The ruling paves the way for Gas Co. to restart operations at Aliso Canyon, which was closed down following a catastrophic leak.
Los Angeles County lost its bid Friday for a court order blocking the re-start of natural gas injections at the Aliso Canyon storage facility in Porter Ranch, the site of the largest methane leak in U.S. history.
State regulators announced last week that injections could resume in a limited fashion, primarily to prevent electrical supply shortages in Southern California. But county officials objected, saying the facility should not reopen until a study is completed on the cause of the 2015-16 gas leak. They also argued that further study is needed on the possible damage a large earthquake could cause to the storage field.
The county asked for a temporary restraining order blocking the resumption of gas injections, but Los Angeles Superior Court Judge John Shepard Wiley Jr. ruled that he did not have the authority to “interfere” in the operation of a facility governed by the California Public Utilities Commission.
“The commission’s order is `inject.’ The county’s demand is `do not inject,”‘ Wiley said in a written order. “Doing both is impossible. The conflict is direct.”
Attorneys for the county said they are not giving up the fight and will go to a state appellate court in hopes of obtaining an emergency order blocking the re-start.
According to the California Public Utilities Commission and the state Division of Oil, Gas and Geothermal Resources, the investigation into the cause of the leak is continuing. Regardless of that study, the agencies last week cleared the way for the Southern California Gas Co. to resume injections of natural gas to store at the facility.
“In order to protect public safety and the environment, this facility will be held to the most rigorous monitoring, inspection and safety requirements in the nation and will store only the minimum gas necessary to supply the Los Angeles area,” said Ken Harris, DOGGR oil and gas supervisor. “The extensive testing, retrofits and new safety measures ensure the wells are in sound operating condition today.”
CPUC Executive Director Timothy Sullivan said the facility will be restricted to about 28 percent of its operating capacity, “just enough to avoid energy disruptions in the Los Angeles area.”
Concerns have been raised in the months since the leak about the possibility of electrical shortages due to the lack of natural gas from the Porter Ranch-area facility to operate power plants. Critics have blasted such claims as scare tactics meant to pressure regulators into allowing Aliso Canyon to resume operating — an accusation SoCalGas executives vehemently deny.
“Aliso Canyon is an important part of Southern California’s energy system, supporting the reliability of natural gas and electricity services for millions of people,” according to the Gas Co. “SoCalGas has met — and in many cases, exceeded — the rigorous requirements of the state’s comprehensive safety review.”
It was not immediately clear when gas injections were expected to resume. SoCalGas officials said they were more than halfway through the process of meeting requirements for re-starting injections.
“Once those steps are completed, we will begin injection operations to support the reliability of our natural gas and electricity systems,” SoCalGas spokesman Chris Gilbride said.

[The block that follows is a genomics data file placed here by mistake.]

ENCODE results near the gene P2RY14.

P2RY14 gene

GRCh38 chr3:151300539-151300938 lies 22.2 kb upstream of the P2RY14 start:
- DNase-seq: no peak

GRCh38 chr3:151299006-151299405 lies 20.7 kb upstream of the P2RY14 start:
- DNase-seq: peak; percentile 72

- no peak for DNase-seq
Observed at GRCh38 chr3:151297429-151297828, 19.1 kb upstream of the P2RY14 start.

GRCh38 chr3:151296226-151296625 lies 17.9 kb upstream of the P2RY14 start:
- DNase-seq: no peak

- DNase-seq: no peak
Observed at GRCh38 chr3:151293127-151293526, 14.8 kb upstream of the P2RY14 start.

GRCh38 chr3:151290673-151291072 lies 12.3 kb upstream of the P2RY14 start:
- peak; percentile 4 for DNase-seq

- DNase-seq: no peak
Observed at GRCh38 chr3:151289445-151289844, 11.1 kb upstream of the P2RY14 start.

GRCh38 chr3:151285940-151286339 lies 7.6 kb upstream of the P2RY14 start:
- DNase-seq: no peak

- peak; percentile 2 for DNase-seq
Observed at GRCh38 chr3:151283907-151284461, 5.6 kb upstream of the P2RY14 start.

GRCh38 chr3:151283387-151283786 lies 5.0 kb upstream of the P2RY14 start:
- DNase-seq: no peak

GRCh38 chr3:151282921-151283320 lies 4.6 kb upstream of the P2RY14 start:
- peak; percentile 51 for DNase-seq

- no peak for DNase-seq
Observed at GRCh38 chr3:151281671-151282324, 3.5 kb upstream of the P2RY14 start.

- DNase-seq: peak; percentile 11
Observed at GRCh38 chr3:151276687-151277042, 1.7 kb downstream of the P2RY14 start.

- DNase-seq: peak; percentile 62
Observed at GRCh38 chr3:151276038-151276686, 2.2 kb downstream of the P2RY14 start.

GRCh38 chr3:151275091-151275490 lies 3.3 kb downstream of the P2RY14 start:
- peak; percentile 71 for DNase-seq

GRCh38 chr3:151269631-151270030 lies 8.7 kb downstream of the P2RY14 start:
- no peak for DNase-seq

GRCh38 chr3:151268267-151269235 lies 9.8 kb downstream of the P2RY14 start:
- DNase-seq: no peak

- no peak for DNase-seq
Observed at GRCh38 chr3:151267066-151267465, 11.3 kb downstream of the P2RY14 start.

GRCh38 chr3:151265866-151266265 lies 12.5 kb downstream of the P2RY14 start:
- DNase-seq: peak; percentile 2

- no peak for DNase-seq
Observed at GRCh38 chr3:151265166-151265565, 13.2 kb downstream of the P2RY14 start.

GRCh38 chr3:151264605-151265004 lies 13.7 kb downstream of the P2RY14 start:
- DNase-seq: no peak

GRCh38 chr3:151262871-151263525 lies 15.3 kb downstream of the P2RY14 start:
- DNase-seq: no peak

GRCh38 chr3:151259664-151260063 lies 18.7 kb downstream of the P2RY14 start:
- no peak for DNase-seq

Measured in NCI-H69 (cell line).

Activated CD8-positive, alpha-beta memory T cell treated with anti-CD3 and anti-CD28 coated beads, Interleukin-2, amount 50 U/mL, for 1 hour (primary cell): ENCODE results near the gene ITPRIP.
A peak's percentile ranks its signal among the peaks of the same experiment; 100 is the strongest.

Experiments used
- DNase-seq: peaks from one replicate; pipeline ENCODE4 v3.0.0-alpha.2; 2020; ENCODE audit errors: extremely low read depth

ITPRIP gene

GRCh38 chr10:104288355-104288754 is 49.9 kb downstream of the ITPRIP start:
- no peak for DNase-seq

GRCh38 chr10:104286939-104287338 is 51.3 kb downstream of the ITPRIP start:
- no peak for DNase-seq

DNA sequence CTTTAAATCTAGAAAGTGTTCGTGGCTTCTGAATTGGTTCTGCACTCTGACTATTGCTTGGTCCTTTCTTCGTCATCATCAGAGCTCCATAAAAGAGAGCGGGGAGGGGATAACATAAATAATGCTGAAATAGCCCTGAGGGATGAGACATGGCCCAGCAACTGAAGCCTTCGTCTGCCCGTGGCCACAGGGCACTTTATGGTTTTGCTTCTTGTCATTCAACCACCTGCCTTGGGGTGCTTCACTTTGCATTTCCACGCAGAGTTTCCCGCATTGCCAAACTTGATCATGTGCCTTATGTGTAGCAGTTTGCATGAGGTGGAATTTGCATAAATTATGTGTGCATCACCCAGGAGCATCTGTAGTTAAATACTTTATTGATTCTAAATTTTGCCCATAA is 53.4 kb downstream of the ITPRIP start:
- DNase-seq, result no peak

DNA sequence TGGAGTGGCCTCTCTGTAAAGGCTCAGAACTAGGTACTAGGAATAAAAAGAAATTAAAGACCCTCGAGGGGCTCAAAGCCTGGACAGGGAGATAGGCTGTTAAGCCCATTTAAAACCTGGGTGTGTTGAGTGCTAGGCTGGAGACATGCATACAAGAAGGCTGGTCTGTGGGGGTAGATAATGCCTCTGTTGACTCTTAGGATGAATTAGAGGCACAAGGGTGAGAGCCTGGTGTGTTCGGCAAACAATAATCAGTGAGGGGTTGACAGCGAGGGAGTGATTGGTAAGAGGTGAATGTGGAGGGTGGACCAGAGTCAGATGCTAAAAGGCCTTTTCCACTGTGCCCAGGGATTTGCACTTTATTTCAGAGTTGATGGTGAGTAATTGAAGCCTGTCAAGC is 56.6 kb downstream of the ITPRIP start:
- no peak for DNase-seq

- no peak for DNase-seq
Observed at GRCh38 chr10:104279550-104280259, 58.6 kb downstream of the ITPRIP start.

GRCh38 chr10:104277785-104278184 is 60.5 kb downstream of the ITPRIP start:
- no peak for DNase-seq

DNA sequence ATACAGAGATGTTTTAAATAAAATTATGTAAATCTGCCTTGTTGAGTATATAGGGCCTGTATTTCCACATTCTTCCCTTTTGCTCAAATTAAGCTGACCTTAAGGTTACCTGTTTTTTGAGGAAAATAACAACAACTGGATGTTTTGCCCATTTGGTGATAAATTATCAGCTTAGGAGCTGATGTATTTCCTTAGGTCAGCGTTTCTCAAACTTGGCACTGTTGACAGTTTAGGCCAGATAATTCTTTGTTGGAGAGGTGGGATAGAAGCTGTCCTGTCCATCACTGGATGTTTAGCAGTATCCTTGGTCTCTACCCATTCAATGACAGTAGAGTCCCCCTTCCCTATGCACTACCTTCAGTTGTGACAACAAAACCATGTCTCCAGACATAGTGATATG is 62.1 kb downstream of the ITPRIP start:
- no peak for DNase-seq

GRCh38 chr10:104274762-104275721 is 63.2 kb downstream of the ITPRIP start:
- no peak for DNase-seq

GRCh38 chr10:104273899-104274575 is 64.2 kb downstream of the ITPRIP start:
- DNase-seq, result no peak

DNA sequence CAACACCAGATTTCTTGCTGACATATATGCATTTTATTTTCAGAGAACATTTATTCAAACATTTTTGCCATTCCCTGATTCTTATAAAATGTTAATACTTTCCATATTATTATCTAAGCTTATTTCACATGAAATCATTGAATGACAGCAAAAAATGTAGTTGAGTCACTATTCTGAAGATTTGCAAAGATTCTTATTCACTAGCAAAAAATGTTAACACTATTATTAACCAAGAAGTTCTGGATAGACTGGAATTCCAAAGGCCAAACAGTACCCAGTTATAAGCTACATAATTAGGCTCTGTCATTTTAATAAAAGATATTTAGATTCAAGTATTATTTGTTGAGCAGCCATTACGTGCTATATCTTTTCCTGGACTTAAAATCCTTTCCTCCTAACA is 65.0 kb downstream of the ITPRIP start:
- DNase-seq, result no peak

Once the operations resume, the facility “will be held to what state regulators have called the most rigorous monitoring, inspection and safety requirements in the nation,” he said.
The Aliso Canyon storage facility has been largely out of use since the four-month leak spewed about 109,000 metric tons of methane into the air and led to the temporary relocation of about 7,000 Porter Ranch-area residents. The leak began in October 2015 and was capped in February 2016.
But despite the seal of approval from the CPUC and the DOGGR, James Mansdorfer, who was formerly responsible for managing SoCalGas’ storage wells and reservoirs, told DOGGR he was concerned that movement on the Santa Susana fault would damage the casing and tubing of every well at the site, resulting in a far worse leak than the one of 2015-16, according to court papers.
In court papers filed Monday, attorneys for the county argued that Aliso Canyon “cannot withstand” a major earthquake, and there is a 60 percent to 80 percent chance of such a temblor occurring in the Aliso Canyon area over the next 50 years.
Since 2006, there have been over 100 earthquakes in the Aliso Canyon area, with 16 ranging from 2.0 to 4.7 in magnitude, according to the Daily News.
SoCalGas officials said Mansdorfer’s concerns were “carefully considered” by state regulators before they decided the facility is safe to resume limited operations.
“While we do not agree with the former employee’s position, safety concerns raised by current or former employees are taken seriously,” according to SoCalGas. “For that reason, when this employee informed us of his concerns last year, we shared that information with the state regulators.”
Claims being made by attorneys for the county in hopes of preventing renewed operations at Aliso Canyon are “baseless and wrong,” according to SoCalGas. “Aliso Canyon is safe to operate. This is not just our conclusion, but the conclusion of the only state regulators with lawful jurisdiction and expertise to oversee the safety of our operations.”
County Supervisor Kathryn Barger, however, said she will continue pushing to prevent the facility from re-starting.
“The county’s first priority is to protect the health and safety of the residents of Porter Ranch and the northwest San Fernando Valley,” Barger said. “I believe that allowing Aliso Canyon to begin reinjecting puts the residents in a potentially unsafe environment.”